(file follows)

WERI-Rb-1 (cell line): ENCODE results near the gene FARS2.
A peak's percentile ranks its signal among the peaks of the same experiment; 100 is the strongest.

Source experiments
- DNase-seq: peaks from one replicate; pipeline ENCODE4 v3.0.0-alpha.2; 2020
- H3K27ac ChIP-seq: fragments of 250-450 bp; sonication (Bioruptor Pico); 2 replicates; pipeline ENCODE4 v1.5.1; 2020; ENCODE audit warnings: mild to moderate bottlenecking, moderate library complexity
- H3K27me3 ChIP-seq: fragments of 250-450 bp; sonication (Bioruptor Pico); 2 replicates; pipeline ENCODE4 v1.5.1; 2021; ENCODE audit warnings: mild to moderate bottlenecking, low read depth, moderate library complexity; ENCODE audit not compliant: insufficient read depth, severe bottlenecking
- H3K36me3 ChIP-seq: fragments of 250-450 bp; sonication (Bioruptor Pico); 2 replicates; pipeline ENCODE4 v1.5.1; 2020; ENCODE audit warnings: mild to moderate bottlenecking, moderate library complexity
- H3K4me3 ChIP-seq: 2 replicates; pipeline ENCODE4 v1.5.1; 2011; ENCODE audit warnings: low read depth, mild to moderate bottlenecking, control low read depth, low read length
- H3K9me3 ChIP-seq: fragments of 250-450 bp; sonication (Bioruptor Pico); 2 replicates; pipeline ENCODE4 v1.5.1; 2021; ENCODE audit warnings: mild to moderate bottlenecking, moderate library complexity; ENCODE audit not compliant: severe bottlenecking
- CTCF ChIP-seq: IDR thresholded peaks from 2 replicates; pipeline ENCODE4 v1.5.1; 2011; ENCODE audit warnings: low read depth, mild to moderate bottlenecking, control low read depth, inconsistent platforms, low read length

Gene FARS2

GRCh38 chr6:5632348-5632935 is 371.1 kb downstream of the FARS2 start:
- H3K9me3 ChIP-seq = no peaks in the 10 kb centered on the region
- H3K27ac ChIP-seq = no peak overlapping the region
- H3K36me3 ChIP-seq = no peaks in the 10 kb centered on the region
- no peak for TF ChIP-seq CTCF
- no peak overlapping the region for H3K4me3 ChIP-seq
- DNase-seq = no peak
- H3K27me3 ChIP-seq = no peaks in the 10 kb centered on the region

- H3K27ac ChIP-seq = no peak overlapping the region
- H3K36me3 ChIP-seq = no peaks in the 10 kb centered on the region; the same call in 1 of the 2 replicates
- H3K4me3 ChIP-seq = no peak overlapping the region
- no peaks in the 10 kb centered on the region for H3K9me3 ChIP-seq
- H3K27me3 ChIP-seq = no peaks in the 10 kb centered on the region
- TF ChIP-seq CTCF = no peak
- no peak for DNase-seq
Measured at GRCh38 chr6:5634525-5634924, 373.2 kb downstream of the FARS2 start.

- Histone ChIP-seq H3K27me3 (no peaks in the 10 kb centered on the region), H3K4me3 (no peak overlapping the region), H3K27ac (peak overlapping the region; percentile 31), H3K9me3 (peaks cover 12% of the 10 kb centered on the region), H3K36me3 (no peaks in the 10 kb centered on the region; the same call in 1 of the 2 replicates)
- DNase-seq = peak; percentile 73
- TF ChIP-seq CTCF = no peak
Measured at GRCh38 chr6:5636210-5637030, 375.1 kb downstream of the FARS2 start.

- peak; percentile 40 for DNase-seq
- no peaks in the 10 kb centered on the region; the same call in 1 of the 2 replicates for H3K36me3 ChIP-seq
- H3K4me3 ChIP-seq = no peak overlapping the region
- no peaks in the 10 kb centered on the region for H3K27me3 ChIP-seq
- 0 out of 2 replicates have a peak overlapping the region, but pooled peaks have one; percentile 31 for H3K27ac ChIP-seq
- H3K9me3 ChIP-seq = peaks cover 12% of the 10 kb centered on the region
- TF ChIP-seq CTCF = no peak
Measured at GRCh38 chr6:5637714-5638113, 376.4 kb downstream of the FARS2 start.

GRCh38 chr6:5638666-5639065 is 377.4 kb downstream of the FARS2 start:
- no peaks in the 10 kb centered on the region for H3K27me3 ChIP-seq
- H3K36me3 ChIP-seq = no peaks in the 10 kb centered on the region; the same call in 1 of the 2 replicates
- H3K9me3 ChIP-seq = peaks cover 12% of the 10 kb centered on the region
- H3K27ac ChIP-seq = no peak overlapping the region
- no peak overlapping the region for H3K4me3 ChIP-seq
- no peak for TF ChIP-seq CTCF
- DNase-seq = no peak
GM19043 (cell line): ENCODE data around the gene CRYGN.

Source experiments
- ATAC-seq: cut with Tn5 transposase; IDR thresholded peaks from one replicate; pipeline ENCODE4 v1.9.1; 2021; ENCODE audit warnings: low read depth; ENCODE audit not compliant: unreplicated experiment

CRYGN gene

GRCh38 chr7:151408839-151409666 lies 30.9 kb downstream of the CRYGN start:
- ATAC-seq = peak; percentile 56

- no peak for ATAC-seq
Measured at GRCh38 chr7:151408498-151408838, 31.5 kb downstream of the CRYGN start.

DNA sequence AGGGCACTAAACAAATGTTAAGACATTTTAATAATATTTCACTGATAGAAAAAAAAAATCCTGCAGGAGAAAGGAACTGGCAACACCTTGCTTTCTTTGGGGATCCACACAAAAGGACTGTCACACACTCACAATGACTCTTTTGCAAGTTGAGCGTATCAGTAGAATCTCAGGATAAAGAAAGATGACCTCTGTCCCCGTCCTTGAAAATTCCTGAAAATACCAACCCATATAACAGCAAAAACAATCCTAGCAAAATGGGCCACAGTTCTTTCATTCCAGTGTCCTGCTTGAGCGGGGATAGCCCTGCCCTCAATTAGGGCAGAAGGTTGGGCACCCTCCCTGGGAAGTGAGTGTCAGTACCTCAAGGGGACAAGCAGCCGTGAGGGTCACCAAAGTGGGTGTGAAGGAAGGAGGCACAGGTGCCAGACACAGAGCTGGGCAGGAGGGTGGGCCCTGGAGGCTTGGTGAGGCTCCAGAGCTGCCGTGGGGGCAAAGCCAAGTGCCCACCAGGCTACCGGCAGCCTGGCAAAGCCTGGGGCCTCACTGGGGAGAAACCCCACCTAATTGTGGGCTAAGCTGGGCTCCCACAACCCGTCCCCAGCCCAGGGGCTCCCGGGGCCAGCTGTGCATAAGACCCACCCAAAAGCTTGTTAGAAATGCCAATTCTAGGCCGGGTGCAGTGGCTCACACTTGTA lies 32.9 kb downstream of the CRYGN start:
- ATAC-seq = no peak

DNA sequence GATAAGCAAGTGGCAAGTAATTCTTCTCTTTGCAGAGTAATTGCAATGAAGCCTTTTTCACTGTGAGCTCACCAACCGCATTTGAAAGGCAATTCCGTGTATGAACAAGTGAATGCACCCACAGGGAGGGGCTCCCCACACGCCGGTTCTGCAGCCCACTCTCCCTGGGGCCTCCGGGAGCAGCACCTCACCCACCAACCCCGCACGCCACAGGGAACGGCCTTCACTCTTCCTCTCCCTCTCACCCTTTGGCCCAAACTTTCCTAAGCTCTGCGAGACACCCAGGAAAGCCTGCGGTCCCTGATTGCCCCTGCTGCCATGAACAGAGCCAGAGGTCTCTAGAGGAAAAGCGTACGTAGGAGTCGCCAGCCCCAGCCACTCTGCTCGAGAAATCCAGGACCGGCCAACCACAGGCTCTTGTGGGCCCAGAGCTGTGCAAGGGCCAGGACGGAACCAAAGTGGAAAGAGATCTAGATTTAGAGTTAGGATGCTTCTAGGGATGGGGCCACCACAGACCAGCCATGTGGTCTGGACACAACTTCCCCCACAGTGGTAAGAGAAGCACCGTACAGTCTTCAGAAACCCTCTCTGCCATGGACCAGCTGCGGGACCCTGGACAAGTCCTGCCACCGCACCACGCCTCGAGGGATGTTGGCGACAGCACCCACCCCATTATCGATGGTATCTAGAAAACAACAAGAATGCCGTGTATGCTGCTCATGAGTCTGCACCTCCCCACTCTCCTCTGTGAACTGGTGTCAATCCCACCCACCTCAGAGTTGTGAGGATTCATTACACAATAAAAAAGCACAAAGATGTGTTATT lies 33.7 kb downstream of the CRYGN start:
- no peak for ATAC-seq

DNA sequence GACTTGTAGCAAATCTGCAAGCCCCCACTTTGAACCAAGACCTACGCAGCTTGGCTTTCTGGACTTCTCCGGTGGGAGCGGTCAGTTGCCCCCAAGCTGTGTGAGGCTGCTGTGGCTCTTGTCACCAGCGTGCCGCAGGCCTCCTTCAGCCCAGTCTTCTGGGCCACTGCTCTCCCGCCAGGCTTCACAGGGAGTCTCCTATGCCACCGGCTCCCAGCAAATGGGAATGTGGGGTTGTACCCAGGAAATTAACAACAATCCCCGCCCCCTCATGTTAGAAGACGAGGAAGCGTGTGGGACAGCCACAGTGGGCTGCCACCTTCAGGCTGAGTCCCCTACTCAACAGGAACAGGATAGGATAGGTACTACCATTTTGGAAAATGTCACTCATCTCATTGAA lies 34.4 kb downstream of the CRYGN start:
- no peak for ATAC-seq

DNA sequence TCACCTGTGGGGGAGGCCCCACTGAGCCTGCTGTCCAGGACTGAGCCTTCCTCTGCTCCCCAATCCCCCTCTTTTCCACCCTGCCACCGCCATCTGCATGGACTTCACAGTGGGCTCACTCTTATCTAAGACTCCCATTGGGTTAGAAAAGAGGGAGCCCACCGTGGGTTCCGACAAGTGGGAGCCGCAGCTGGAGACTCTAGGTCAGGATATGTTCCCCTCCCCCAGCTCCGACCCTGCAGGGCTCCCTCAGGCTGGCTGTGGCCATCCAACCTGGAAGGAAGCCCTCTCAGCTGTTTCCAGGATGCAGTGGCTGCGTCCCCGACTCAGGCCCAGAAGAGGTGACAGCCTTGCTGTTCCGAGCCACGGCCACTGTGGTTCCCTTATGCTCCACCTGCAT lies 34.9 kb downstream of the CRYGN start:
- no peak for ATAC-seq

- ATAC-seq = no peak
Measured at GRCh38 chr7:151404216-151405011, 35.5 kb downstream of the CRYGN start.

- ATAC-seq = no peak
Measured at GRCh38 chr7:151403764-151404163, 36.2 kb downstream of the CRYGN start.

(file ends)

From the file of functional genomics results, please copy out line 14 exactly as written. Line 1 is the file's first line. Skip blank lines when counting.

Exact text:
- H3K27ac ChIP-seq = no peak overlapping the region